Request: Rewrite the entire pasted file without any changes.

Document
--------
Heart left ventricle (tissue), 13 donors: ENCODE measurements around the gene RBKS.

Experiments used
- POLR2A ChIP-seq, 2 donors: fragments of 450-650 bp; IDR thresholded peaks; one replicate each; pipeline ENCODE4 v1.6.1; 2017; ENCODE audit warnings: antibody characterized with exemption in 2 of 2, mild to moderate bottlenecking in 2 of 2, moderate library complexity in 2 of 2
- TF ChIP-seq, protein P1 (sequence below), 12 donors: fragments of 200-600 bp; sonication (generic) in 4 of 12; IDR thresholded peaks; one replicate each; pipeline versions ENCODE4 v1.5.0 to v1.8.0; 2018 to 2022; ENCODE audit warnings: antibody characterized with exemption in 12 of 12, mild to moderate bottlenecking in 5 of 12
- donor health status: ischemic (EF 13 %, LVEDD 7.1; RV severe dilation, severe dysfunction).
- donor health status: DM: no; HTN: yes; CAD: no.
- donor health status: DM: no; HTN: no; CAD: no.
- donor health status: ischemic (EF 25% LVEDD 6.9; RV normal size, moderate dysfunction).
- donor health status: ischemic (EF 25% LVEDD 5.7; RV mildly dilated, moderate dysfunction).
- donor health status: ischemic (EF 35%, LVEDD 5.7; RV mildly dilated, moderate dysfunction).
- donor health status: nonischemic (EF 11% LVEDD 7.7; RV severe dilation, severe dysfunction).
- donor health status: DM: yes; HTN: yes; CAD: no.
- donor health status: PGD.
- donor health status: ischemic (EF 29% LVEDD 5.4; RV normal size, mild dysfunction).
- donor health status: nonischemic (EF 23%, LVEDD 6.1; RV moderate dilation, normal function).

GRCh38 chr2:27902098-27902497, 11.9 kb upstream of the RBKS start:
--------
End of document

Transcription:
Heart left ventricle (tissue), 13 donors: ENCODE measurements around the gene RBKS.

Experiments used
- POLR2A ChIP-seq, 2 donors: fragments of 450-650 bp; IDR thresholded peaks; one replicate each; pipeline ENCODE4 v1.6.1; 2017; ENCODE audit warnings: antibody characterized with exemption in 2 of 2, mild to moderate bottlenecking in 2 of 2, moderate library complexity in 2 of 2
- TF ChIP-seq, protein P1 (sequence below), 12 donors: fragments of 200-600 bp; sonication (generic) in 4 of 12; IDR thresholded peaks; one replicate each; pipeline versions ENCODE4 v1.5.0 to v1.8.0; 2018 to 2022; ENCODE audit warnings: antibody characterized with exemption in 12 of 12, mild to moderate bottlenecking in 5 of 12
- donor health status: ischemic (EF 13 %, LVEDD 7.1; RV severe dilation, severe dysfunction).
- donor health status: DM: no; HTN: yes; CAD: no.
- donor health status: DM: no; HTN: no; CAD: no.
- donor health status: ischemic (EF 25% LVEDD 6.9; RV normal size, moderate dysfunction).
- donor health status: ischemic (EF 25% LVEDD 5.7; RV mildly dilated, moderate dysfunction).
- donor health status: ischemic (EF 35%, LVEDD 5.7; RV mildly dilated, moderate dysfunction).
- donor health status: nonischemic (EF 11% LVEDD 7.7; RV severe dilation, severe dysfunction).
- donor health status: DM: yes; HTN: yes; CAD: no.
- donor health status: PGD.
- donor health status: ischemic (EF 29% LVEDD 5.4; RV normal size, mild dysfunction).
- donor health status: nonischemic (EF 23%, LVEDD 6.1; RV moderate dilation, normal function).

GRCh38 chr2:27902098-27902497, 11.9 kb upstream of the RBKS start: